New Music of the Day : LXXIII – Dada For Spring Radio – Zita Swoon Group

189593_133769943361644_3544254_nA band who take creative inspiration from performances at Cabaret Voltaire (the venue not the band) nearly a hundred years ago are obviously the sort of band who are going to regard the equally wonderfully weird and mercurial Jezus Factory Records as the perfect outlet for their music. So a band who mix surrealism from another era with the creative explosion of 70’s new wave and particularly bands such as Talking Heads, Kraftwerk and Brian Eno is just another day in the office for the London based label.

Taken from their latest full length release Nothing That Is Everything, here the bands love of the avant-garde and multi-discipling approach blends costume and music, rhythm and poetry, mischief and confusion into a wonderful array that to assault the senses. And I mean assault in a good way,obviously.


Run Back To The Safety of Town – Benny Zen and the Syphilis Madmen

140107462I always look forward to the little packages of CD’s that I am sent from Jezus Factory Records, they tend to be amongst the most challenging things I get to write about. Their admirable mission seems to be to bring Belgium experimental bands to wider exposure; lets face it, dEUS aside how many can you name? The current challenge before me is to discuss the relative musical merits of the wonderfully named Benny Zen and The Syphilis Madmen and even on first listen I realise that it is going to be a pleasant task.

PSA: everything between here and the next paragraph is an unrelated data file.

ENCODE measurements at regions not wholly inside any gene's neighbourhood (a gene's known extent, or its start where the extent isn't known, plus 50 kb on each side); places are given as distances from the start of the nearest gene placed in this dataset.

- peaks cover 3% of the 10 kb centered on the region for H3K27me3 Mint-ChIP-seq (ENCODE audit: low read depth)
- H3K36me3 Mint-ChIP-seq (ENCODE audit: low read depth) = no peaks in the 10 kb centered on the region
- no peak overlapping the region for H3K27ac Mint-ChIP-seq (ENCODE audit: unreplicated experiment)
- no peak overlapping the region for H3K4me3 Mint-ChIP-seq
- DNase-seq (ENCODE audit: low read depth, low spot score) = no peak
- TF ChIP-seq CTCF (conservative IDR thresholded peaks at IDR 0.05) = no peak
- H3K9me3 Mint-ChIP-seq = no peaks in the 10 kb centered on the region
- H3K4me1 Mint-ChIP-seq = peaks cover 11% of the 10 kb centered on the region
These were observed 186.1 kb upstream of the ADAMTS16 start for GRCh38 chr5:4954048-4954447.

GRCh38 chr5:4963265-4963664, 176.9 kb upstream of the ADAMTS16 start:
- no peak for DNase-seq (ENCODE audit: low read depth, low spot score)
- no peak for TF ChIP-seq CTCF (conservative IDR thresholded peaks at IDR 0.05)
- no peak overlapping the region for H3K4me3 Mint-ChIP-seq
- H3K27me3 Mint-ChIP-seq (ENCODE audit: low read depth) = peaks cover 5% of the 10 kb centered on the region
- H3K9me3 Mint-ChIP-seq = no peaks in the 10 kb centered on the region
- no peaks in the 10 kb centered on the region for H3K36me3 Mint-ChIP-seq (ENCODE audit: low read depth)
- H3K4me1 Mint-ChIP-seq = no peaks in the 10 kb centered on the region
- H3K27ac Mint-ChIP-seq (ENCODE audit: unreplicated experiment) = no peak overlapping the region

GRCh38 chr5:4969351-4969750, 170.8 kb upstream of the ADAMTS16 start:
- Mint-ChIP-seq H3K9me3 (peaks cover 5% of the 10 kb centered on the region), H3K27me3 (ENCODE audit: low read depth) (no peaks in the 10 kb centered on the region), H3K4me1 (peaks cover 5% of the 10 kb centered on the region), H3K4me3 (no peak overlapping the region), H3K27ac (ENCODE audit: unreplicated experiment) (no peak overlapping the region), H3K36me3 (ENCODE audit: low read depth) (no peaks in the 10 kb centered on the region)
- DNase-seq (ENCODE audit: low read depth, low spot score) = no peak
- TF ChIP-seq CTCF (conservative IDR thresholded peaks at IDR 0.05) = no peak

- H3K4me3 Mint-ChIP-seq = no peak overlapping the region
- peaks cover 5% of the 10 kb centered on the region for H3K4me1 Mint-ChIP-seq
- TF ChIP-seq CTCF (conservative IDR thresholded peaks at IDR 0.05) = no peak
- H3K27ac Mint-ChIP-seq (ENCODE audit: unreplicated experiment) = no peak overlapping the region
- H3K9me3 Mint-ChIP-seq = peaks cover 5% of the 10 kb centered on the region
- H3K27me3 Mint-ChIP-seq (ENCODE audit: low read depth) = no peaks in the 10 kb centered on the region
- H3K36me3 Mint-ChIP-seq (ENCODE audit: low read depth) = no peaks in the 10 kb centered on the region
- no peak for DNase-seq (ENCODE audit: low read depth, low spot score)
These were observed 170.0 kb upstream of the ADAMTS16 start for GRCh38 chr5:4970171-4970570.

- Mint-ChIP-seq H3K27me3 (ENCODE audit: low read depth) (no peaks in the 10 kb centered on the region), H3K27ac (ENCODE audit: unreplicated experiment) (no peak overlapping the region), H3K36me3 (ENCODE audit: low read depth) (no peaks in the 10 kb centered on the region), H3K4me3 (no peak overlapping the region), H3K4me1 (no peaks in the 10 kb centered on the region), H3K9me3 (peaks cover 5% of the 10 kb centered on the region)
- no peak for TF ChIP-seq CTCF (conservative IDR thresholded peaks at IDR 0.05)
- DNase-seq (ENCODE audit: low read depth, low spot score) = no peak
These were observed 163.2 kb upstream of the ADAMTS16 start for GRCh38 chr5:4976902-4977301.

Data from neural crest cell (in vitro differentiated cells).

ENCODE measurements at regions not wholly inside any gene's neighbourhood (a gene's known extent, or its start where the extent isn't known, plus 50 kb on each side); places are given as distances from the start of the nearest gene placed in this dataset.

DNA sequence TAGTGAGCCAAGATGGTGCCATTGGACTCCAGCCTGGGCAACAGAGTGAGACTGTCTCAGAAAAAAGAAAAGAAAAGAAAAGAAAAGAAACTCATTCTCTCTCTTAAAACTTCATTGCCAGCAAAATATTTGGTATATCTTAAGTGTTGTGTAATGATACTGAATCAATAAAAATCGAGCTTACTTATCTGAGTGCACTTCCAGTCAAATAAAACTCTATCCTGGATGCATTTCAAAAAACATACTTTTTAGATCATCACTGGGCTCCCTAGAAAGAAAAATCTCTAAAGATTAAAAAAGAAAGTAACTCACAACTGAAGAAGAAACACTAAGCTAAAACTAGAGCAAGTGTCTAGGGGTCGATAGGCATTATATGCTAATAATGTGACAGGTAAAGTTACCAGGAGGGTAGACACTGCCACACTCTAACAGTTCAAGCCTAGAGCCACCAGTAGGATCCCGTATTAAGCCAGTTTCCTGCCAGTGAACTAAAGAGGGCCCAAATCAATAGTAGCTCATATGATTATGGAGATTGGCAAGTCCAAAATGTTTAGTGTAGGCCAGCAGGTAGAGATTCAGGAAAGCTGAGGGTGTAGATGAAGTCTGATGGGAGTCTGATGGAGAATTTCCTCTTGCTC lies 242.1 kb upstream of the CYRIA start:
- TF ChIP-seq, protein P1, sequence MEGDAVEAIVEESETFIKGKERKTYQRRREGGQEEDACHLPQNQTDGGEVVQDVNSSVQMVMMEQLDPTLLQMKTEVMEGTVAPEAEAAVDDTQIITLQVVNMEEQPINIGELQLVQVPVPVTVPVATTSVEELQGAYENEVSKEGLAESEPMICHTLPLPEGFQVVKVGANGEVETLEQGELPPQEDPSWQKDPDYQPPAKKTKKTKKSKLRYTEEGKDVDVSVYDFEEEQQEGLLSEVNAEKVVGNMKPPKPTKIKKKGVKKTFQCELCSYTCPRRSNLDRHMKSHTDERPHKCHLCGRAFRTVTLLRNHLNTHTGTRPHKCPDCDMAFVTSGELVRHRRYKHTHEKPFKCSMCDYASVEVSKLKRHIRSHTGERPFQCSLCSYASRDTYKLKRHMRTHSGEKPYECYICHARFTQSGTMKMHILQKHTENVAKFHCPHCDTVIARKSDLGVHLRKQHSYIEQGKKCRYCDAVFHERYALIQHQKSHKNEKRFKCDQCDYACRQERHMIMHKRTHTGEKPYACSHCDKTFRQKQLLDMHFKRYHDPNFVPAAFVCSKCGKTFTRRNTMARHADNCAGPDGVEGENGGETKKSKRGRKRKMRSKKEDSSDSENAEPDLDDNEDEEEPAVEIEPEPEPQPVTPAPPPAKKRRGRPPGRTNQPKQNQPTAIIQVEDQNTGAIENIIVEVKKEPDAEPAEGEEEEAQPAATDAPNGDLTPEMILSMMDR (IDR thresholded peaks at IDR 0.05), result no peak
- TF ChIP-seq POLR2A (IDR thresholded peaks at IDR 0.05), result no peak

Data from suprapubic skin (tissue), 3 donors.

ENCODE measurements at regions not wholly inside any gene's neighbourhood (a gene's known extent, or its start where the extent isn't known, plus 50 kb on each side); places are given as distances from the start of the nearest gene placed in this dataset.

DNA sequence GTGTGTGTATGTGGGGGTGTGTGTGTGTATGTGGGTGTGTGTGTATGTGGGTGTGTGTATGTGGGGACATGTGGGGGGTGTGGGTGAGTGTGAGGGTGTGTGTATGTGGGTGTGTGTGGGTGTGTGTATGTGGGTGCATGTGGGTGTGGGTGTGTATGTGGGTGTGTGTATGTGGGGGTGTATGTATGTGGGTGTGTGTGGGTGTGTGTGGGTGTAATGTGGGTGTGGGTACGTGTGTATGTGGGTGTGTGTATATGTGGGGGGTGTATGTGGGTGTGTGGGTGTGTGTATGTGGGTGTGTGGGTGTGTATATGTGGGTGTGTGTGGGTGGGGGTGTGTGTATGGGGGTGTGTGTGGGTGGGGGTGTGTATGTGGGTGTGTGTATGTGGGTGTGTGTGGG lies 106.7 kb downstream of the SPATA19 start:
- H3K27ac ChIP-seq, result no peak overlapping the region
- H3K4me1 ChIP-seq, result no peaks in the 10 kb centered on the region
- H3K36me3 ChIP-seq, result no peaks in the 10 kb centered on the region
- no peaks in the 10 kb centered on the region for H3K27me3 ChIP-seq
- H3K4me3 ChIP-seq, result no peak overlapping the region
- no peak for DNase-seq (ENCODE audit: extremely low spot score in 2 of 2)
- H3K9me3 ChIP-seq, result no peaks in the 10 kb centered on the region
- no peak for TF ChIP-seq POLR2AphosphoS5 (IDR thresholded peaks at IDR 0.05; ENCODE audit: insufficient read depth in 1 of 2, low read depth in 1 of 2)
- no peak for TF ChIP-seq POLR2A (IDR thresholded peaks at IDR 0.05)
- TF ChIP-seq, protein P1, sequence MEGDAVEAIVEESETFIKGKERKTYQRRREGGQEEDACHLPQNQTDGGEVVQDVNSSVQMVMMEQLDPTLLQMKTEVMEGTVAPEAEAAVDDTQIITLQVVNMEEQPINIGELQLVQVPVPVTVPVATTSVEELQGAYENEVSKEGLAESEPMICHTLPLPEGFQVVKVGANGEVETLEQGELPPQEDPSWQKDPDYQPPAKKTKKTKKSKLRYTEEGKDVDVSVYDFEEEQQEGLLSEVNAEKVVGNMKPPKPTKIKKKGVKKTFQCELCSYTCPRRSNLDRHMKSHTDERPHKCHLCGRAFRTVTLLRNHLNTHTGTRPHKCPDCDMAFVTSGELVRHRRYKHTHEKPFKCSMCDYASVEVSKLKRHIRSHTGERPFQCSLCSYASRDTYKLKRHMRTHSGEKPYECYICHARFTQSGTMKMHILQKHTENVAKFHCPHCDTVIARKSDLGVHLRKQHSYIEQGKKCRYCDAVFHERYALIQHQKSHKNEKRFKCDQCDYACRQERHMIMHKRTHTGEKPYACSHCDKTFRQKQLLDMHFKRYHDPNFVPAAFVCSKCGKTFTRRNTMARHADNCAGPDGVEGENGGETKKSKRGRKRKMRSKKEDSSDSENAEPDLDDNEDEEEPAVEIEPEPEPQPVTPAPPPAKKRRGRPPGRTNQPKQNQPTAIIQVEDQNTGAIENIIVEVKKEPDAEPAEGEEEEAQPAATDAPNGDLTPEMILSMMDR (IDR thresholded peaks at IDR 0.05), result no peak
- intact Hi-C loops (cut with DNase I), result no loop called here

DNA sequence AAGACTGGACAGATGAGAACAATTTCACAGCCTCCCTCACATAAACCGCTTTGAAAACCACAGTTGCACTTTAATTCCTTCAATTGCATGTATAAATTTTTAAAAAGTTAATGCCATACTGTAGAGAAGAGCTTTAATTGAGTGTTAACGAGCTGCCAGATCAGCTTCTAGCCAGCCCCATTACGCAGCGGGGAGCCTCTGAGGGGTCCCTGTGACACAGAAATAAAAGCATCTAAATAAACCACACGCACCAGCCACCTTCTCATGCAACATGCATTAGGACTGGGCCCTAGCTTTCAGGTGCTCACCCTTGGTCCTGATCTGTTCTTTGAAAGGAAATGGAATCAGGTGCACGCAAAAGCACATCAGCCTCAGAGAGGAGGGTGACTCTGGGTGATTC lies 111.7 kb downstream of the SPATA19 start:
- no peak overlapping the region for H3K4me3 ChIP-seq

Run Back To the Safety of the Town, is the second album from Peter Houben and his skewed folk-pop collective and it is filled with slightly left of centre, snappy and memorable tunes, short of length and long of title. It manages to pull together many diverse elements; the tongue in check accessibility of They Might Be Giants, the free thinking approach of David Byrne, glorious slices of 60’s pop and an often deadpan folk vocal style, but even that gives you only a vague starting point.

To balance the beautiful, simple lines and gorgeously retro Maybe The Time Has Come To Speak Louder songs like Isabel wander into a strange upbeat, kraut-pop territory, and the tumbling claustrophobic acoustic guitar thrusts of Lift Your Load are neatly balanced by the slow burning build of Become a Free Thinker Today. And as odd as these songs sound when I try and fall short of capturing adequately their essence in words, they manage to retain a wonderful easy, pop sensibility that will have you humming along by the second chorus and then pop back into your head in unguarded moments hours later. It is the mixture of slight madness…well eccentricity at the very least and accessibility that makes Run Back to The Safety of the Town a sure fire winner. They maybe not quite as boundary pushing as some of the other bands that they are associated with but they are far happier to go for memorable tunes over cult status. They may not be breaking down barriers but they have certainly left a few nasty dents in them.